-Thank you very much for taking the time for this interview. Could you give some background on where the idea for Bluebeard’s Bride came from and what drew each of you to the fairy tale the game is based on?
Sarah: Strix & I met at a Hacking for Women workshop at GenCon 2014 where Marissa was our coach. We’d never actually met before, but when we sat down to talk about what kind of game to make, Strix asked me if I liked fairy tales. 😀
MK: Like Sarah said, they had the idea to make a dark fairytale game and it was my job to jump in and help show how it could fit into the PBtA framework. So, I listened to their crazy cool concepts and showed them how they could represent them mechanically.
– On the Bluebeard’s Bride kickstarter page the game is described as an “investigatory horror roleplaying game”. Can you talk a little bit about what this means, and what drew you to this particular format?
Sarah: In the fairy tale, the Bride is encouraged to explore the house with that one forbidden room as a lure to violate boundaries. Having the players investigate each room, with that uncertainty of what they may find, is this really nice symmetry.
MK: The rooms of a haunted house provide a beautiful holding environment for a horror game. In a genre like this things can escalate quickly, but we wanted the game to reflect the fairy tale. And that fairy tale has an ending, so investigating whether or not Bluebeard loves you is a great way to keep the game fun and suspenseful without letting it run away from having an ending.
– The Kickstarter makes a mention of feminine horror, and in previous interviews you’ve invoked this theme in varying degrees of depth. What do you mean by feminine horror and how you explore it in the game?
Sarah: In this specific context, feminine horror revolves around the life experiences of women. So you’re playing as a woman, and some of the horrors you encounter in the house are more commonly associated with women: enduring pain in order to be beautiful, the aftermath of sexual violence, denial of actual lived experiences, just to name a few.
MK: Feminine horror generally explores tropes and experiences commonly associated with a women and the fears that keep them up at night. In this game, we explore lack of character agency by limiting the options the Bride has when engaging her surroundings and reminding the Bride how society views her, which then undermines how she thinks of herself.
– I see varying emphasis in horror RPGs on navigating boundaries with players before you begin play. You mention safety in the FAQ on the Kickstarter page. How much time do you devote to this topic in the game text, and what game experiences from your own lives have shaped your views on negotiating narrative boundaries in gaming?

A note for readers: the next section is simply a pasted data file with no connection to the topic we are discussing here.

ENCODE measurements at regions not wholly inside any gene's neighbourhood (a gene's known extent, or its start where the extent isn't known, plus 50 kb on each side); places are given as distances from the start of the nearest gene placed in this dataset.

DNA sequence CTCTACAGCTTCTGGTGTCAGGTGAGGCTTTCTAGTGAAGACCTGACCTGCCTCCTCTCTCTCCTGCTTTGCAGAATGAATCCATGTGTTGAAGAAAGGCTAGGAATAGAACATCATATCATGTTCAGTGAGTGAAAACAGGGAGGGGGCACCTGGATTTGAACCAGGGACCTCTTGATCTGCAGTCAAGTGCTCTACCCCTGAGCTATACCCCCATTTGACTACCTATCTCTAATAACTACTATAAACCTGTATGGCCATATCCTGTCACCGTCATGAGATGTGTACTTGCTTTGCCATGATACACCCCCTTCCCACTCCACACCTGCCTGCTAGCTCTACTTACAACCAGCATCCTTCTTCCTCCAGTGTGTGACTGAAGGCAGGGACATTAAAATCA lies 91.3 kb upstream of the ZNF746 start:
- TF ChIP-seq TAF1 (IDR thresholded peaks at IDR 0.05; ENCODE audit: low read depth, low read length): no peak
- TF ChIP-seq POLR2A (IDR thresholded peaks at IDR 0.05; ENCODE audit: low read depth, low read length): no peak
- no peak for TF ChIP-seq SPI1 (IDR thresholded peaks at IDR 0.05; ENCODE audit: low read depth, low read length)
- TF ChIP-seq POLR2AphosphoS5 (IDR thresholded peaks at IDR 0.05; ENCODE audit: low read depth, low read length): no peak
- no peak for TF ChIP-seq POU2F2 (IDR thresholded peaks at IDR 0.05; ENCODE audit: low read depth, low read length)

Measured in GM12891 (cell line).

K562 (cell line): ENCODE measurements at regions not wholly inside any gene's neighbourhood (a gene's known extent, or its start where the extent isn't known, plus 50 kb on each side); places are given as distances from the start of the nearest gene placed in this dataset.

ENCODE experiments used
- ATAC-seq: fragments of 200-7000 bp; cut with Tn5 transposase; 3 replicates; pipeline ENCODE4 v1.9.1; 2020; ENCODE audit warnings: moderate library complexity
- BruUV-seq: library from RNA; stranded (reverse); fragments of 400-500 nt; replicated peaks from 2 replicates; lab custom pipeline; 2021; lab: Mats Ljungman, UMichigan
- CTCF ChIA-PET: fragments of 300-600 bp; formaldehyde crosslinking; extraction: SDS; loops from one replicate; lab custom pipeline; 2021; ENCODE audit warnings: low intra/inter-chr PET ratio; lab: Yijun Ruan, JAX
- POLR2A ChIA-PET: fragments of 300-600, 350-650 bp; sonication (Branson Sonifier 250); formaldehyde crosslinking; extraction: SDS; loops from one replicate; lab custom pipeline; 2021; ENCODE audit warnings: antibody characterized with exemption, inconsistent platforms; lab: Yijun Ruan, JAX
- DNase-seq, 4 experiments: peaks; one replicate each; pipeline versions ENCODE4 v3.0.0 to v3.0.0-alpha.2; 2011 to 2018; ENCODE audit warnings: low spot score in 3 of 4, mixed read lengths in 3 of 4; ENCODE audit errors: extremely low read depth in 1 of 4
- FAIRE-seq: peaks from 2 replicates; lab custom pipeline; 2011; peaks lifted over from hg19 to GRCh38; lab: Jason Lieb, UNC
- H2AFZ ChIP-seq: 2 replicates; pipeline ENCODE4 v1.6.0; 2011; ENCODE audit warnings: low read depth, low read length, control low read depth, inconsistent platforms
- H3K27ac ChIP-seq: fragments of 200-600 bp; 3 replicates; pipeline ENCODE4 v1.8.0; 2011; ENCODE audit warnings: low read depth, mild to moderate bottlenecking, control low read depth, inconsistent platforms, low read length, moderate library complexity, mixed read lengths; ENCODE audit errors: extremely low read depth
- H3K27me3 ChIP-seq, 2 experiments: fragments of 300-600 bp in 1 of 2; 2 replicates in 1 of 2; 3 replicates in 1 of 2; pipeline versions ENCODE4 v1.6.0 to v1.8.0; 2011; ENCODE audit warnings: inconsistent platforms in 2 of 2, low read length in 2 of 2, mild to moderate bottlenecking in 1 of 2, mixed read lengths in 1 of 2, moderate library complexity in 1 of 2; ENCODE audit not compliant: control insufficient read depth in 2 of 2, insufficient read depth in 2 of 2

Sarah: I’ve gotten to the point where I give each individual player an X card. I want to make sure they use it! We talk about it in both the player chapters and GM chapters in the book, but people need to recognize that they’re playing a horror game.
As far as my own experiences go, I play a lot of games with strangers at conventions. This has given me a lot of time to evaluate how I personally feel when different things come up, and to watch other people try to navigate that for themselves. And while I’ve found my limits on some subjects, overall I’ve been impressed with the level of trust people give each other in games.
MK: For me, it is important to mention that while the game works at conventions with a table full of strangers, it really sings when you play with a group of friends who know and trust one another. I go through a lot more safety talk with a table of people I don’t know than I do with my home group.
– There was a lot of discussion around the first season of Jessica Jones about how the show dealt with some of the same themes Bluebeard’s Bride invokes, but specifically held back from showing graphic scenes related to the themes of sexual abuse and trauma on screen. In several reviews this restraint was called out and celebrated. In watching the playthrough videos on your kickstarter page, Bluebeard’s Bride dives into this subject matter much more directly. What do you think is the value, as well as the risk of tackling these themes with fewer filters?